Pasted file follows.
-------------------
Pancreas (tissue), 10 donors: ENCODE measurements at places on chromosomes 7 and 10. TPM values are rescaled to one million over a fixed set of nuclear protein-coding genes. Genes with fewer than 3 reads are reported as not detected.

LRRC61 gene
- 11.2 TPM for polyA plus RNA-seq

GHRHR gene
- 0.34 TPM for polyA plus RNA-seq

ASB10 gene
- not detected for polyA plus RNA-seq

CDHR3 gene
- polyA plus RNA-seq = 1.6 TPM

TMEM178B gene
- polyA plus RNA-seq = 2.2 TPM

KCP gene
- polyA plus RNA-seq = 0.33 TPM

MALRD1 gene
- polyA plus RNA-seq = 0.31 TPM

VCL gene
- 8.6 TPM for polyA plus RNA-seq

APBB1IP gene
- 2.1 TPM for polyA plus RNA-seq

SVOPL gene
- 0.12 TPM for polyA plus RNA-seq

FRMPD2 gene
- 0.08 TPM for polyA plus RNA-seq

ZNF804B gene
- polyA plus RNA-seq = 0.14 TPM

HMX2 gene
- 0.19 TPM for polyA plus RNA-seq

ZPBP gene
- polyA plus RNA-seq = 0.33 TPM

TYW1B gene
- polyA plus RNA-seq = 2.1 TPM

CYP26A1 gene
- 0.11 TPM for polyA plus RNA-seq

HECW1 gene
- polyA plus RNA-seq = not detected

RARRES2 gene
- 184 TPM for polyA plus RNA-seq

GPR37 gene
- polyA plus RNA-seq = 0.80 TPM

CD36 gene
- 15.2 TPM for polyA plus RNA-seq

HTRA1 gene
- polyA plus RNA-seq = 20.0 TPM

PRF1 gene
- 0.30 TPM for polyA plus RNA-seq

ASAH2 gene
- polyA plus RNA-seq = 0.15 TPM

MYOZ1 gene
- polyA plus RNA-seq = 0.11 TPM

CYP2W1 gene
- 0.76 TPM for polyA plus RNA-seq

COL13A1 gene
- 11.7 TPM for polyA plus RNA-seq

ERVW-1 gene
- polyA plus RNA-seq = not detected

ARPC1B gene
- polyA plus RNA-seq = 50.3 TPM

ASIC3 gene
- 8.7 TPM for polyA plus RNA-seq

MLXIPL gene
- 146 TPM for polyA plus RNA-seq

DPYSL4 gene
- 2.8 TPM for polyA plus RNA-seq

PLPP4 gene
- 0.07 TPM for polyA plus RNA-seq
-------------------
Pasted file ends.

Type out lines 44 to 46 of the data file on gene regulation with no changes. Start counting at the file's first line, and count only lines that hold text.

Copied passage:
PRF1 gene
- 0.30 TPM for polyA plus RNA-seq

ASAH2 gene